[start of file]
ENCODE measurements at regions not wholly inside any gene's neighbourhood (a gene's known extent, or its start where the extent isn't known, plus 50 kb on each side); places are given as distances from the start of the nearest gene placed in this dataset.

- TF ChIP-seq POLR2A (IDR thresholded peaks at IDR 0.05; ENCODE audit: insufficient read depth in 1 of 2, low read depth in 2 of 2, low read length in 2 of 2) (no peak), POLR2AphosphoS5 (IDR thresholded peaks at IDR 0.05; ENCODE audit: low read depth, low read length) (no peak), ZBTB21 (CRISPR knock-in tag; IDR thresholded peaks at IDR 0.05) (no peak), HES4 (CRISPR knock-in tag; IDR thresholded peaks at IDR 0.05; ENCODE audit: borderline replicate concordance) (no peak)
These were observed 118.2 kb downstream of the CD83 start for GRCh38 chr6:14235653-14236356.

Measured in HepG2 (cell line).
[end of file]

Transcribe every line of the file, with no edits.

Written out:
ENCODE measurements at regions not wholly inside any gene's neighbourhood (a gene's known extent, or its start where the extent isn't known, plus 50 kb on each side); places are given as distances from the start of the nearest gene placed in this dataset.

- TF ChIP-seq POLR2A (IDR thresholded peaks at IDR 0.05; ENCODE audit: insufficient read depth in 1 of 2, low read depth in 2 of 2, low read length in 2 of 2) (no peak), POLR2AphosphoS5 (IDR thresholded peaks at IDR 0.05; ENCODE audit: low read depth, low read length) (no peak), ZBTB21 (CRISPR knock-in tag; IDR thresholded peaks at IDR 0.05) (no peak), HES4 (CRISPR knock-in tag; IDR thresholded peaks at IDR 0.05; ENCODE audit: borderline replicate concordance) (no peak)
These were observed 118.2 kb downstream of the CD83 start for GRCh38 chr6:14235653-14236356.

Measured in HepG2 (cell line).